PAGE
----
Banks and other financial companies led another broad surge in U.S. stocks Wednesday, turning the Dow Jones industrial average and the Standard & Poor’s 500 index slightly positive for the year.
It was the second rally in two days for the stock market, which had been rattled since Friday by investor concerns over Britain’s vote to leave the European Union.
Those worries eased Wednesday as traders shifted money back into stocks. The gains over Tuesday and Wednesday erased more than half of the losses U.S. markets suffered in the two-day slide that kicked off on Friday.
Britain’s stock market has recouped all its losses in the same stretch, but other major markets in Europe and Asia have yet to bounce back fully. Markets in France, Germany, Japan and Hong Kong have gotten back about half the ground they lost; Brazil’s has recouped about three-quarters.
The Dow gained 284.96 points, or 1.6 percent, to 17,694.68. The S&P 500 index rose 34.68 points, or 1.7 percent, to 2,070. The Nasdaq composite added 87.38 points, or 1.9 percent, to 4,779.25.
European stock indexes posted gains that eclipsed Wall Street’s for the second day in a row. The British pound edged up against the dollar following its plunge to 31-year lows after the British vote last week.
Britain’s benchmark stock index, the FTSE 100, gained 3.6 percent, while Germany’s DAX rose 1.7 percent. France’s CAC 40 added 2.6 percent.
On Wall Street, financial companies, which had taken the brunt of the selling after the British “leave” vote, rose 2.3 percent. The sector is still down 5.6 percent for the year.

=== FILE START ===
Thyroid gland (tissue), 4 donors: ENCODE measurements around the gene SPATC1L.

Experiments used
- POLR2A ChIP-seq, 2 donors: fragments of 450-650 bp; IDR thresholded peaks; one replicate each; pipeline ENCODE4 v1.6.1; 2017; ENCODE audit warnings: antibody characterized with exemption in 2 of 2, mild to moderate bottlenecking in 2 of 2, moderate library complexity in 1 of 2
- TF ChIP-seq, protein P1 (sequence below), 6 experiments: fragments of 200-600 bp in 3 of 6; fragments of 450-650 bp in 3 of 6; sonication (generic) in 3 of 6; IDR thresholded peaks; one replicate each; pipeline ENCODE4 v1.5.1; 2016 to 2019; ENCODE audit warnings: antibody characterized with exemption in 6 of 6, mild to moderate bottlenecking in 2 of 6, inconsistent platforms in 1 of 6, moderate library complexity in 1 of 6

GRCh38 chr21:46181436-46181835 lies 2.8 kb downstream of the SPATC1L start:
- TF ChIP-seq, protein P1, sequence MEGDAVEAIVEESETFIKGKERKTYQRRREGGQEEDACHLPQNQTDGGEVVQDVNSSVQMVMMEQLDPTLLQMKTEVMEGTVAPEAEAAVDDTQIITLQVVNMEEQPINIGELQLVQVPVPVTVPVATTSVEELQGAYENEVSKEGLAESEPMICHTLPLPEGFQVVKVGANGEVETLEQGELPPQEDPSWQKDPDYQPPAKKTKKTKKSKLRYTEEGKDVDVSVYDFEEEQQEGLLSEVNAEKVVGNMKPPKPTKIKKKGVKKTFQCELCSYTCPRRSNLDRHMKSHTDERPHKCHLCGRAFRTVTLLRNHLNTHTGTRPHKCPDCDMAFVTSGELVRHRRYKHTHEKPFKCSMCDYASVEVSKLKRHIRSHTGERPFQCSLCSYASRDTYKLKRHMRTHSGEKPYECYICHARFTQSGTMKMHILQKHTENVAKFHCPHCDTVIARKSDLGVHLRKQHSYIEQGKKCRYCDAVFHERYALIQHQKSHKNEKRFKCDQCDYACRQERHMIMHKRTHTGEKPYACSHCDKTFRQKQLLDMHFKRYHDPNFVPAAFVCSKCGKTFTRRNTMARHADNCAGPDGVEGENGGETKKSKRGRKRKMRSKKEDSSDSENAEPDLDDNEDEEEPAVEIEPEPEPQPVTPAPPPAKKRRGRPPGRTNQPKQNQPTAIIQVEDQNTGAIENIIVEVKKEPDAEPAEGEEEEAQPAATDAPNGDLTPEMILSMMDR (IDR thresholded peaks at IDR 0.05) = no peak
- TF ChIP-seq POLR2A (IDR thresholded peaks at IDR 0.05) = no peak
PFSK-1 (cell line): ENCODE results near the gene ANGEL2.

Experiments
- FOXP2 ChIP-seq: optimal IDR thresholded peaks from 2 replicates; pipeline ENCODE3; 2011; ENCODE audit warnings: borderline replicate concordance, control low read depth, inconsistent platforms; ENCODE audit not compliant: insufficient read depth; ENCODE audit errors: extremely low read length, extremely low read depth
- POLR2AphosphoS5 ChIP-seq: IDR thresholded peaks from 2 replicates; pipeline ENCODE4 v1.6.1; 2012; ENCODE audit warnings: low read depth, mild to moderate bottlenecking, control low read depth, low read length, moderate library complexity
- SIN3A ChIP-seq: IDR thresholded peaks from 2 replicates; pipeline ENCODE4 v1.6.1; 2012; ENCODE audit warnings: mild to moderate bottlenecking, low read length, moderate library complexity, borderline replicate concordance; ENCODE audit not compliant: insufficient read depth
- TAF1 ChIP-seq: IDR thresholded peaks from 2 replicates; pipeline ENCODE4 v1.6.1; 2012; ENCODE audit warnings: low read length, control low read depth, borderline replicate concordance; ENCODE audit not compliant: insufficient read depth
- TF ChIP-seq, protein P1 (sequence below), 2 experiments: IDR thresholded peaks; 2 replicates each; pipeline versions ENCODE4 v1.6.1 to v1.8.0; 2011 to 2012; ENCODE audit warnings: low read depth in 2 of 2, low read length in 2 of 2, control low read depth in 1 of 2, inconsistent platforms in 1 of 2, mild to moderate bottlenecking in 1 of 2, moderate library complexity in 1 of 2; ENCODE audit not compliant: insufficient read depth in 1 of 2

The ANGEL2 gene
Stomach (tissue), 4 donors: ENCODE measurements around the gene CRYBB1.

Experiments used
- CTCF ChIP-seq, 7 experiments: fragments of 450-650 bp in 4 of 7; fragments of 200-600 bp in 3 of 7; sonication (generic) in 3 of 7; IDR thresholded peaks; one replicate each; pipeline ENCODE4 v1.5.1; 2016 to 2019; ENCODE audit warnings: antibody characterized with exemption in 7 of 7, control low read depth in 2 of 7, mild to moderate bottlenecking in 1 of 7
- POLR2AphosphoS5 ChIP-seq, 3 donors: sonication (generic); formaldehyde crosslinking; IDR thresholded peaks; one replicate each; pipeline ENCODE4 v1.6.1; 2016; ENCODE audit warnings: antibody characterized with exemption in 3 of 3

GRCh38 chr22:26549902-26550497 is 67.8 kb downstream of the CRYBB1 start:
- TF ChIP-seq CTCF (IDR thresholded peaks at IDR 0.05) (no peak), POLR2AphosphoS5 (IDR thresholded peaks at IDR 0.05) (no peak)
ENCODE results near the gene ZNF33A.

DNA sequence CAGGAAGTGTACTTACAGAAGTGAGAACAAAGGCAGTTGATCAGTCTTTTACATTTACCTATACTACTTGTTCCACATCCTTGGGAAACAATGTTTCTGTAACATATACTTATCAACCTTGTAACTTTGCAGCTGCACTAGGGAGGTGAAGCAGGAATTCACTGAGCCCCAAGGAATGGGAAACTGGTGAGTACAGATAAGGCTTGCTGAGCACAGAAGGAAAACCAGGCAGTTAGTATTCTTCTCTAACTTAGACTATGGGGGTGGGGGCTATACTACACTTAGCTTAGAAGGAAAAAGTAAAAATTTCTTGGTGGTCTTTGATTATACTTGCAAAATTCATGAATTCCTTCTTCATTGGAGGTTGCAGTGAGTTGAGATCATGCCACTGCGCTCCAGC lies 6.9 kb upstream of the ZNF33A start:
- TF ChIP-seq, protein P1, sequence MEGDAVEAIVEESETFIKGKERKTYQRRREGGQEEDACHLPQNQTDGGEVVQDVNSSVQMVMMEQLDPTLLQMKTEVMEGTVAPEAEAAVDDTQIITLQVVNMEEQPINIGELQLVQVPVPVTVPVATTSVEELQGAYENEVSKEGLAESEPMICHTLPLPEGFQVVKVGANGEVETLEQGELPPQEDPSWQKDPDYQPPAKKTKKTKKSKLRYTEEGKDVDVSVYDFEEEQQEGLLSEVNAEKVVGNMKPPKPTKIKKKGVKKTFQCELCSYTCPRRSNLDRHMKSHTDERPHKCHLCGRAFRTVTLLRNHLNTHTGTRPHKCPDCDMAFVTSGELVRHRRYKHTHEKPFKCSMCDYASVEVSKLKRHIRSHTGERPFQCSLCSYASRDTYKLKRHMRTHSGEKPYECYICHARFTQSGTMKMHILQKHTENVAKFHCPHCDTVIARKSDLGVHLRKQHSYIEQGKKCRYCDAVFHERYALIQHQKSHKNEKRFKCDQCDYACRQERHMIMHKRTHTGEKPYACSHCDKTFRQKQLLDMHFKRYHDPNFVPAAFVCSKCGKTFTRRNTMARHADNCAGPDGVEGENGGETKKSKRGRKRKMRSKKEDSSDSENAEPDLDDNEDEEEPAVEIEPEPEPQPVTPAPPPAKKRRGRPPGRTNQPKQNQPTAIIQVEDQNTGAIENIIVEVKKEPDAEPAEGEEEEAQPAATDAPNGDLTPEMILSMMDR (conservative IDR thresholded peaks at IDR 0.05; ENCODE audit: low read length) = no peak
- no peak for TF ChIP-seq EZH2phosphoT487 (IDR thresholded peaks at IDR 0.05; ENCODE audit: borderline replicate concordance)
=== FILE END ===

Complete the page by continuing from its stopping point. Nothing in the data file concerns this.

Citigroup jumped 4.2 percent, adding $1.68 to $42.12, while American Express rose $2.02, or 3.5 percent, to $59.63. JPMorgan Chase gained $1.68, or 2.8 percent, to $61.20.
Several oil and gas production and transportation companies also notched gains as the price of crude oil rose sharply. Murphy Oil climbed $1.93, or 6.4 percent, to $32.02. Kinder Morgan rose 82 cents, or 4.6 percent, to $18.53.
The market also got a boost from new data on consumer spending and the latest batch of company deal news.
The Commerce Department said that consumer spending increased 0.4 percent in May on top of a 1.1 percent surge in April. The data underscore that consumer spending, which accounts for about 70 percent of U.S. economic activity, picked up in the spring after getting off to a slow start in 2016.
In currency markets, the British pound recovered some of its losses this week but remained near its 31-year low. It rose to $1.3431 from $1.3343 on Tuesday.
The yen, which strengthened sharply after the British referendum, bounced back after an early slide. The dollar fell to 102.56 yen from 102.79 yen. The euro rose to $1.1106 from $1.1049.
In energy futures trading, benchmark U.S. crude surged $2.03, or 4.2 percent, to close at $49.88 a barrel in New York. Brent crude, used to price international oils, also rose $2.03, or 4.2 percent, to close at $50.61 a barrel in London.
Among metals, gold rose $9 to $1,326.90 an ounce, silver gained 52 cents to $18.41 an ounce and copper added 1 cent to $2.19 a pound.
Bond prices fell. The yield on the 10-year Treasury note jumped to 1.52 percent from 1.47 percent.